When should you harvest?

Whether you’re learning how to grow potatoes in a bag or growing them in your yard, a good indication for when to harvest is when the plant turns yellow. Some varieties will flower, as well. If you planted smaller potatoes you can gently prod the soil and pull them up, but for bigger varieties, you can just dump the bag out once the plant has matured.

Once you learn how to grow potatoes in a bag, you can experiment with other tubers and even other vegetables and fruits. I love using grow bags for blueberry bushes so I can move them around more easily in my yard. Grow bags are a great garden tool especially for folks who want to avoid kneeling in their garden. Grow bags make gardening more accessible for people with mobility issues as well as people who might be renting and don’t have access to garden space.

Want to learn more about growing potatoes at home?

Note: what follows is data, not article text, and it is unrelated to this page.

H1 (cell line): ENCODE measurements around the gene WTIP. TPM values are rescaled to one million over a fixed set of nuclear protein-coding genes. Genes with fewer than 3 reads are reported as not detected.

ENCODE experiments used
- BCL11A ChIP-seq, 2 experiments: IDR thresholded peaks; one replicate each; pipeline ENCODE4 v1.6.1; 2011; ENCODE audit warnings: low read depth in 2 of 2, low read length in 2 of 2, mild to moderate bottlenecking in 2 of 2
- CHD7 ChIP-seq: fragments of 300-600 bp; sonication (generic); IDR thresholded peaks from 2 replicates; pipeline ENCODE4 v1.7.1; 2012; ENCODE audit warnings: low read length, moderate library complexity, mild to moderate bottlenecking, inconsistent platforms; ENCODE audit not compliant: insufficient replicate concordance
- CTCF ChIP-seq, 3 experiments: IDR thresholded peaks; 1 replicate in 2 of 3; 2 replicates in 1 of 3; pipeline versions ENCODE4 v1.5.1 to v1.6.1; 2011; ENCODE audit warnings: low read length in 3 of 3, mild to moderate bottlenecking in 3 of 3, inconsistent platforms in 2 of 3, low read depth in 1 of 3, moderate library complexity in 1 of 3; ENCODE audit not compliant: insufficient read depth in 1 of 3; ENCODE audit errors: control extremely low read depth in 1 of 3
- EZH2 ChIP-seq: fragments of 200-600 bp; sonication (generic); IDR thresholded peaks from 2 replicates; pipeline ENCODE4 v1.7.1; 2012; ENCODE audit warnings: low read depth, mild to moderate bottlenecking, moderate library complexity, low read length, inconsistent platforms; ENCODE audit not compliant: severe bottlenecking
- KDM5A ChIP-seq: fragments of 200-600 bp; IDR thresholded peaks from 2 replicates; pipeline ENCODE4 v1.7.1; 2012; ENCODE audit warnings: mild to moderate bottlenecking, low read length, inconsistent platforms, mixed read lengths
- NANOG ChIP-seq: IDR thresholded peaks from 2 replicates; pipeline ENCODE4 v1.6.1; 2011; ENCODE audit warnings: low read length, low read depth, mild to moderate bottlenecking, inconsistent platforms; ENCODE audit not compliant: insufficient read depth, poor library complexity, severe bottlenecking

Potatoes and sweet potatoes have been around for thousands of years, and they’re a main staple in many cultures. Both of these vegetables are easy to grow at home. With the How to Grow Potatoes premium collection, you’ll learn all you need to know about growing and enjoying these fabulous root vegetables. From the history and background to specific advice about soil requirements and fertilizer … from easy-to-make and delicious recipes so you can enjoy the fruits of your gardening labor to the nutritional and health benefits of potatoes and sweet potatoes—get it all in our How to Grow Potatoes guide.

Do you already know how to grow potatoes in a bag? What tips do you have? What else have you grown in a bag? Let me know in the comments!